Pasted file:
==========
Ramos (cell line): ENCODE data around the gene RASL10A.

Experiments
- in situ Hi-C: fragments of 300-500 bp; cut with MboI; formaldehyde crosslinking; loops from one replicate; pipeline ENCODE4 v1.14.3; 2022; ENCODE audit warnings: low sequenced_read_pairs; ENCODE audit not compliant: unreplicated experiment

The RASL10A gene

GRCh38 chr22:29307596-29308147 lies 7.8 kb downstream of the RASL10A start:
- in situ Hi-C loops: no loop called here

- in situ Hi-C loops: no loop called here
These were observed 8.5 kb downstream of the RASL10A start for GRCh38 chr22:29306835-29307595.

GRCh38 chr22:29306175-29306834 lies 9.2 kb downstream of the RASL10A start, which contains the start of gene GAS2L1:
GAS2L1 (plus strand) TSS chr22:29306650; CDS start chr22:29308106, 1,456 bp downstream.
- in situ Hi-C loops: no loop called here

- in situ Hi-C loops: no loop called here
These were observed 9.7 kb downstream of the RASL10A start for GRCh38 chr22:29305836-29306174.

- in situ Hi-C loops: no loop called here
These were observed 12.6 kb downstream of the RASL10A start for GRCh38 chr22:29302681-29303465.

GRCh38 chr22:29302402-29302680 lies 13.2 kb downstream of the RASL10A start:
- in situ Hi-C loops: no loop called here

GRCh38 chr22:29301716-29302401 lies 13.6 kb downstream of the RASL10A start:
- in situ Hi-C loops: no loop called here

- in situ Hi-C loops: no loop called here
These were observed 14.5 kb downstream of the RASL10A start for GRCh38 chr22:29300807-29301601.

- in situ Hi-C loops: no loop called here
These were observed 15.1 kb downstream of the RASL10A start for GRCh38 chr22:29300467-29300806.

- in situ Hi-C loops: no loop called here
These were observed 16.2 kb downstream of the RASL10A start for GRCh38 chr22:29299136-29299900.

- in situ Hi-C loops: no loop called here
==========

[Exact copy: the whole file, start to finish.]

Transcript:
Ramos (cell line): ENCODE data around the gene RASL10A.

Experiments
- in situ Hi-C: fragments of 300-500 bp; cut with MboI; formaldehyde crosslinking; loops from one replicate; pipeline ENCODE4 v1.14.3; 2022; ENCODE audit warnings: low sequenced_read_pairs; ENCODE audit not compliant: unreplicated experiment

The RASL10A gene

GRCh38 chr22:29307596-29308147 lies 7.8 kb downstream of the RASL10A start:
- in situ Hi-C loops: no loop called here

- in situ Hi-C loops: no loop called here
These were observed 8.5 kb downstream of the RASL10A start for GRCh38 chr22:29306835-29307595.

GRCh38 chr22:29306175-29306834 lies 9.2 kb downstream of the RASL10A start, which contains the start of gene GAS2L1:
GAS2L1 (plus strand) TSS chr22:29306650; CDS start chr22:29308106, 1,456 bp downstream.
- in situ Hi-C loops: no loop called here

- in situ Hi-C loops: no loop called here
These were observed 9.7 kb downstream of the RASL10A start for GRCh38 chr22:29305836-29306174.

- in situ Hi-C loops: no loop called here
These were observed 12.6 kb downstream of the RASL10A start for GRCh38 chr22:29302681-29303465.

GRCh38 chr22:29302402-29302680 lies 13.2 kb downstream of the RASL10A start:
- in situ Hi-C loops: no loop called here

GRCh38 chr22:29301716-29302401 lies 13.6 kb downstream of the RASL10A start:
- in situ Hi-C loops: no loop called here

- in situ Hi-C loops: no loop called here
These were observed 14.5 kb downstream of the RASL10A start for GRCh38 chr22:29300807-29301601.

- in situ Hi-C loops: no loop called here
These were observed 15.1 kb downstream of the RASL10A start for GRCh38 chr22:29300467-29300806.

- in situ Hi-C loops: no loop called here
These were observed 16.2 kb downstream of the RASL10A start for GRCh38 chr22:29299136-29299900.

- in situ Hi-C loops: no loop called here